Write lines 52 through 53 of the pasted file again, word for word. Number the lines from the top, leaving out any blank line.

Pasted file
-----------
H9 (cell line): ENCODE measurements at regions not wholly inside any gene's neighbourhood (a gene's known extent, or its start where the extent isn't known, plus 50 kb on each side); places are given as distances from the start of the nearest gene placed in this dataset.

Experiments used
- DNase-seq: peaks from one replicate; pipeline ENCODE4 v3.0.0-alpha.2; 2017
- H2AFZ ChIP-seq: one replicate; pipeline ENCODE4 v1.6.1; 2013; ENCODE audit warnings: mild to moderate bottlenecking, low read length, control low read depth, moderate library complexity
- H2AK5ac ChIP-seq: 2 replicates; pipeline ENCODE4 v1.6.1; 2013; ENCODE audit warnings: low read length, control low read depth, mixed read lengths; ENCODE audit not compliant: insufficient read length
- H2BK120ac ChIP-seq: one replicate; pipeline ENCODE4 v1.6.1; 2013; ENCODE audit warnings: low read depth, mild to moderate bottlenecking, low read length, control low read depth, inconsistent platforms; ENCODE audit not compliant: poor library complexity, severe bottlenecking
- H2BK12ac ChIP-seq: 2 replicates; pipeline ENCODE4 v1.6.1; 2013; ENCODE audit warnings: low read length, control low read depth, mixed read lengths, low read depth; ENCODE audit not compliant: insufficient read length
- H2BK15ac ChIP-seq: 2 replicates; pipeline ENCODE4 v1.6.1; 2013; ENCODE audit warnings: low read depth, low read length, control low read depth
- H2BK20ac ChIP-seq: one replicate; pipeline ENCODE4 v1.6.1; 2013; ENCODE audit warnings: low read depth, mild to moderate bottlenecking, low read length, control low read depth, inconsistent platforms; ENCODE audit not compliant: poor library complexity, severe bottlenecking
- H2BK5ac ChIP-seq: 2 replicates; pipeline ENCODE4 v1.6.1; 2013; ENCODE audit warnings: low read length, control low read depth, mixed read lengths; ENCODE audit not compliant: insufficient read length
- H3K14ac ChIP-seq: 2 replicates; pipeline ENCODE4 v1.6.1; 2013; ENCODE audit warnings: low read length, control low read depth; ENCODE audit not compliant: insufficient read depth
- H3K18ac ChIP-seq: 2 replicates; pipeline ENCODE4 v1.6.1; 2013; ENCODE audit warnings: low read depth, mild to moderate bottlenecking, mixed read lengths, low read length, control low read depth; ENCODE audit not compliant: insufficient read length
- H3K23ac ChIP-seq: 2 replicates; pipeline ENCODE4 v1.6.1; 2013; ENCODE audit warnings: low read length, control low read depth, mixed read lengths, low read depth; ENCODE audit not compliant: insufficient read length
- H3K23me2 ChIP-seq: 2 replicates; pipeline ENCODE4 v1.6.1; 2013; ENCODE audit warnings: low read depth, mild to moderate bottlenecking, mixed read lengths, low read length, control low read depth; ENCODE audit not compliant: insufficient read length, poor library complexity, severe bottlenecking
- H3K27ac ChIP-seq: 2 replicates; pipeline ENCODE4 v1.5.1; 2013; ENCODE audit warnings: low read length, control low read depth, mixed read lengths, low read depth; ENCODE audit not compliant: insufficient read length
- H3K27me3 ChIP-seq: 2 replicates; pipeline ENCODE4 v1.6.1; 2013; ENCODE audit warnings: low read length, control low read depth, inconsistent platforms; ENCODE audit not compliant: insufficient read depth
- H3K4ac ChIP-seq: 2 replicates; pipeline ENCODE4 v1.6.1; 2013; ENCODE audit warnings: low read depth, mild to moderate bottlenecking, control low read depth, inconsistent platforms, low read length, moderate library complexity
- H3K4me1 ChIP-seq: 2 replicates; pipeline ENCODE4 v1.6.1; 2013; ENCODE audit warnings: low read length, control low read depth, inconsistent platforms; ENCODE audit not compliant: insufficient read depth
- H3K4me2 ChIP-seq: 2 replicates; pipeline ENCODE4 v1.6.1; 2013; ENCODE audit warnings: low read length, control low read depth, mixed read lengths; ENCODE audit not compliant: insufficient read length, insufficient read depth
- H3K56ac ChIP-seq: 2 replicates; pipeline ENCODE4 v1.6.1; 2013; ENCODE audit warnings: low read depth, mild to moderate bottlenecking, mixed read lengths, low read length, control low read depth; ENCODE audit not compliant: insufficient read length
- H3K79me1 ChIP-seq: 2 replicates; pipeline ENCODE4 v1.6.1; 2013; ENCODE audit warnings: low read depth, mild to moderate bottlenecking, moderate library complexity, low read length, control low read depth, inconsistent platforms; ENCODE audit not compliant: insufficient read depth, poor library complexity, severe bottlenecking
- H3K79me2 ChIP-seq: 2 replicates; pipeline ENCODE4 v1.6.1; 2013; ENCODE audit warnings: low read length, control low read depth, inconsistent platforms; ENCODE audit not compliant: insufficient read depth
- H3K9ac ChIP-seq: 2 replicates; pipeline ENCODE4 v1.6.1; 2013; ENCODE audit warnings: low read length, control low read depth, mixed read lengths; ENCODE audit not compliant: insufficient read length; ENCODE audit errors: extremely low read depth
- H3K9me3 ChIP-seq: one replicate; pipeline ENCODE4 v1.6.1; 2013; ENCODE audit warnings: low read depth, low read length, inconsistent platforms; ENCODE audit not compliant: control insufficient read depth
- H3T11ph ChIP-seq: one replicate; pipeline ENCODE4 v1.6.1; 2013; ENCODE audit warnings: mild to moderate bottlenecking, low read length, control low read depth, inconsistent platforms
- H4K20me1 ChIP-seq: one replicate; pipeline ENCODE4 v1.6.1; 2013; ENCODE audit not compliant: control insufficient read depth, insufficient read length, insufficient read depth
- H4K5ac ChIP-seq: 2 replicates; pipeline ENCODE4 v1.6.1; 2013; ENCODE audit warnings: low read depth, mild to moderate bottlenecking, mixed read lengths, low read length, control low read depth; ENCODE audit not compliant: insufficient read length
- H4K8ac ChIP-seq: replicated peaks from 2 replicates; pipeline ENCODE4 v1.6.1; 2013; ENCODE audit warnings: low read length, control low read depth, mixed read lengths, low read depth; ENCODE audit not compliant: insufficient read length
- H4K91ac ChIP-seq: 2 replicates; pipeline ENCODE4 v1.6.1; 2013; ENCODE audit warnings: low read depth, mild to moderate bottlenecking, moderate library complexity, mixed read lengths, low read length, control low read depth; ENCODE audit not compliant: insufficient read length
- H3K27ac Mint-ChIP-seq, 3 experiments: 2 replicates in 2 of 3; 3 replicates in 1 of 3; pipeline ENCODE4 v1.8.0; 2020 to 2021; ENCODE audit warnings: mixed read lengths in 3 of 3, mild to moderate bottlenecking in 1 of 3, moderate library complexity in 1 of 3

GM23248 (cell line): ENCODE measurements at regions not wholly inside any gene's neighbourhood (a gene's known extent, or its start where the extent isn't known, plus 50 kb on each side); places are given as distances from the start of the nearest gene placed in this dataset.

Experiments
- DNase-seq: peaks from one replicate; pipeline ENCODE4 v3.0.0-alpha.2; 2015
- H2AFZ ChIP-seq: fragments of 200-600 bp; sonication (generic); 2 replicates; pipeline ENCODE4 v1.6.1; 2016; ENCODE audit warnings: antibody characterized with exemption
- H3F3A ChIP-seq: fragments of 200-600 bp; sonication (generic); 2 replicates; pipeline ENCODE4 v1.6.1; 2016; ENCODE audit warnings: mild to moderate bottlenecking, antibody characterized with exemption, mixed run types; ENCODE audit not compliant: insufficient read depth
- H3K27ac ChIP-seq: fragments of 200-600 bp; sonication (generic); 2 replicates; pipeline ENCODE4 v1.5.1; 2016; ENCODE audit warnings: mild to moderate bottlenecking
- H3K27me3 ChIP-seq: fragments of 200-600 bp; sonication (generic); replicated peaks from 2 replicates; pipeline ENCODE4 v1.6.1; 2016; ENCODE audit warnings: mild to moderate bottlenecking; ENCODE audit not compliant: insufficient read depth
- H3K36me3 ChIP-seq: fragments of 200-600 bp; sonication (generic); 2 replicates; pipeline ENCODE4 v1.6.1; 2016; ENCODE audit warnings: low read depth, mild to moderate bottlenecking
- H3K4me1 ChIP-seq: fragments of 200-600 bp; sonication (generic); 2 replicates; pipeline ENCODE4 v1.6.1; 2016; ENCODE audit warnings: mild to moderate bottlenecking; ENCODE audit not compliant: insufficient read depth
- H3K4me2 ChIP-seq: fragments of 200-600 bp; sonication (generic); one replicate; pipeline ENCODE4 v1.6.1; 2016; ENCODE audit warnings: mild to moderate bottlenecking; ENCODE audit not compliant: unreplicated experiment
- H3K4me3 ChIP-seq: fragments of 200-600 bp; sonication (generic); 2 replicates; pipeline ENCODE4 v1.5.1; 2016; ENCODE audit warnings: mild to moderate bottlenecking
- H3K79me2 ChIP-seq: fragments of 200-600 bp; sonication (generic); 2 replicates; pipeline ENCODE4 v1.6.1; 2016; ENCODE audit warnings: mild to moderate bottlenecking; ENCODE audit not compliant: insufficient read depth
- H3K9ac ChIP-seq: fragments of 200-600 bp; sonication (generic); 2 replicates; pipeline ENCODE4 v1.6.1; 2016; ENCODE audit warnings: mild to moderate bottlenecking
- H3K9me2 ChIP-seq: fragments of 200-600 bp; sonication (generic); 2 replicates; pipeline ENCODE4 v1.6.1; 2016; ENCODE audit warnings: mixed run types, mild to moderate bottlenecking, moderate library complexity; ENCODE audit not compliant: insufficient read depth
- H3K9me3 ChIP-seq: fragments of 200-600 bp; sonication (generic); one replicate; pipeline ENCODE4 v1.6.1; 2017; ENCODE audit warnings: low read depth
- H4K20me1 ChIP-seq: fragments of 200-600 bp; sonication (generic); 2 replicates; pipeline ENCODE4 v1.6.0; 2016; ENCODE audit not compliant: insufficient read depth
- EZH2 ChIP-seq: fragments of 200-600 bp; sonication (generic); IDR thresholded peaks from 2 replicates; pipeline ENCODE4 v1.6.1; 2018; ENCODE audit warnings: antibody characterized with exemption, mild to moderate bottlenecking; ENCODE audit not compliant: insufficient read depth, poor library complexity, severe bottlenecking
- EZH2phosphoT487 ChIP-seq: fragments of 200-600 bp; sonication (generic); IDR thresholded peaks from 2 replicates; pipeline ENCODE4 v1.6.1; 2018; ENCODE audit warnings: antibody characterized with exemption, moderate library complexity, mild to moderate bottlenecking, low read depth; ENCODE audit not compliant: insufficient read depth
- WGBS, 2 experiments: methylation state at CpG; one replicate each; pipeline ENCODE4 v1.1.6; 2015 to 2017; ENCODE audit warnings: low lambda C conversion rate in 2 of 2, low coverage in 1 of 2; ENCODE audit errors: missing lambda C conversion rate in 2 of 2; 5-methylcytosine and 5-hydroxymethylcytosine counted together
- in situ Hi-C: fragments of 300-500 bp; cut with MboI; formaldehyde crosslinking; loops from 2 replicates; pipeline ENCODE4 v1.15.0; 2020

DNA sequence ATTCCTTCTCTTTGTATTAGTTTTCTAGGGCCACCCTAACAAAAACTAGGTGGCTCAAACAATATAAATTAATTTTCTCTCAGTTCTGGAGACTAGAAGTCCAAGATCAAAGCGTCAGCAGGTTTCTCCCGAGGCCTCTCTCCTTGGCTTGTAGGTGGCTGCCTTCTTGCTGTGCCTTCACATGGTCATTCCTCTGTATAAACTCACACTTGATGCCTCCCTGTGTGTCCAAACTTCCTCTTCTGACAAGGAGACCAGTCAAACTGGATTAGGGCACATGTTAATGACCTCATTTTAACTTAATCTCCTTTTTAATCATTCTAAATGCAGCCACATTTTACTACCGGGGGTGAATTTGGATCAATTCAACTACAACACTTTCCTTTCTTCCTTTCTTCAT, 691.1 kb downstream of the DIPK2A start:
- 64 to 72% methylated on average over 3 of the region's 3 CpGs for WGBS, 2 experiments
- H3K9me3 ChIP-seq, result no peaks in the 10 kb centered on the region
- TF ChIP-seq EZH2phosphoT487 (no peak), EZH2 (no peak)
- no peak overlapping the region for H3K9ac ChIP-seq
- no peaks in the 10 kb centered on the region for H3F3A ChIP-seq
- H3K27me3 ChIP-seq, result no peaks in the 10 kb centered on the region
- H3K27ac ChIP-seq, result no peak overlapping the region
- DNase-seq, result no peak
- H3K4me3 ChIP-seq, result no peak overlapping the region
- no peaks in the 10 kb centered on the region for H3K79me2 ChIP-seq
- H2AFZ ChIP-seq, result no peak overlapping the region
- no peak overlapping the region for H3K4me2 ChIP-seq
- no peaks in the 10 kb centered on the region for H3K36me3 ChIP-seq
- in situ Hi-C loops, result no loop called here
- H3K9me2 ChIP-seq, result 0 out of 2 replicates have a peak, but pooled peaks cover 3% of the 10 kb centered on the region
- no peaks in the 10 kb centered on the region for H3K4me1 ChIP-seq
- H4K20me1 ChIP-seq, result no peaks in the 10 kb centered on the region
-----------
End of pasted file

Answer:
- 64 to 72% methylated on average over 3 of the region's 3 CpGs for WGBS, 2 experiments
- H3K9me3 ChIP-seq, result no peaks in the 10 kb centered on the region